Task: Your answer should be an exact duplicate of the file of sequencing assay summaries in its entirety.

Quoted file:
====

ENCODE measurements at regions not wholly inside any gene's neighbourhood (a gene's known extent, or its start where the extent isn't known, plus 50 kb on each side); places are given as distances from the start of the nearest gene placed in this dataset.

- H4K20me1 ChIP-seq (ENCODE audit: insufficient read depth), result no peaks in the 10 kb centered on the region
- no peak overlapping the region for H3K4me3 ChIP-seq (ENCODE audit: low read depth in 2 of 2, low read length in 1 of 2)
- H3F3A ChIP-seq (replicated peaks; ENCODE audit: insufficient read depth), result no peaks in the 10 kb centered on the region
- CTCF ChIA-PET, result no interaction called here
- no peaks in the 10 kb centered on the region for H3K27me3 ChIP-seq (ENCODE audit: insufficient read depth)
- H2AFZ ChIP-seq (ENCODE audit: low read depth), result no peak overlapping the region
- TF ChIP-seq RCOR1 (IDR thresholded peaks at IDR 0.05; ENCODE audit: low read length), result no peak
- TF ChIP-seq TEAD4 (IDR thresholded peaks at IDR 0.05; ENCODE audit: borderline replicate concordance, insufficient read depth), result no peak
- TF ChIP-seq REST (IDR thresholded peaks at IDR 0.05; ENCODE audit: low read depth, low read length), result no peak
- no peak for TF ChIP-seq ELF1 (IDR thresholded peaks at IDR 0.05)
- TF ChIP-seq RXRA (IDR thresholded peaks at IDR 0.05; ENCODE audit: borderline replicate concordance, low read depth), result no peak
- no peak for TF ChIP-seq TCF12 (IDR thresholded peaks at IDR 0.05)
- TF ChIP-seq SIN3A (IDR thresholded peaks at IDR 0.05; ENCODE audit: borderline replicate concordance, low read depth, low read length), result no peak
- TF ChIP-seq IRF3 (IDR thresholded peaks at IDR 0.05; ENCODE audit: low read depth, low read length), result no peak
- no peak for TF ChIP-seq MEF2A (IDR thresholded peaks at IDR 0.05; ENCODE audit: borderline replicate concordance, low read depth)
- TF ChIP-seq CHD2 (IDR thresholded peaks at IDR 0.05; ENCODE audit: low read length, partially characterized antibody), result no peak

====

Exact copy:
ENCODE measurements at regions not wholly inside any gene's neighbourhood (a gene's known extent, or its start where the extent isn't known, plus 50 kb on each side); places are given as distances from the start of the nearest gene placed in this dataset.

- H4K20me1 ChIP-seq (ENCODE audit: insufficient read depth), result no peaks in the 10 kb centered on the region
- no peak overlapping the region for H3K4me3 ChIP-seq (ENCODE audit: low read depth in 2 of 2, low read length in 1 of 2)
- H3F3A ChIP-seq (replicated peaks; ENCODE audit: insufficient read depth), result no peaks in the 10 kb centered on the region
- CTCF ChIA-PET, result no interaction called here
- no peaks in the 10 kb centered on the region for H3K27me3 ChIP-seq (ENCODE audit: insufficient read depth)
- H2AFZ ChIP-seq (ENCODE audit: low read depth), result no peak overlapping the region
- TF ChIP-seq RCOR1 (IDR thresholded peaks at IDR 0.05; ENCODE audit: low read length), result no peak
- TF ChIP-seq TEAD4 (IDR thresholded peaks at IDR 0.05; ENCODE audit: borderline replicate concordance, insufficient read depth), result no peak
- TF ChIP-seq REST (IDR thresholded peaks at IDR 0.05; ENCODE audit: low read depth, low read length), result no peak
- no peak for TF ChIP-seq ELF1 (IDR thresholded peaks at IDR 0.05)
- TF ChIP-seq RXRA (IDR thresholded peaks at IDR 0.05; ENCODE audit: borderline replicate concordance, low read depth), result no peak
- no peak for TF ChIP-seq TCF12 (IDR thresholded peaks at IDR 0.05)
- TF ChIP-seq SIN3A (IDR thresholded peaks at IDR 0.05; ENCODE audit: borderline replicate concordance, low read depth, low read length), result no peak
- TF ChIP-seq IRF3 (IDR thresholded peaks at IDR 0.05; ENCODE audit: low read depth, low read length), result no peak
- no peak for TF ChIP-seq MEF2A (IDR thresholded peaks at IDR 0.05; ENCODE audit: borderline replicate concordance, low read depth)
- TF ChIP-seq CHD2 (IDR thresholded peaks at IDR 0.05; ENCODE audit: low read length, partially characterized antibody), result no peak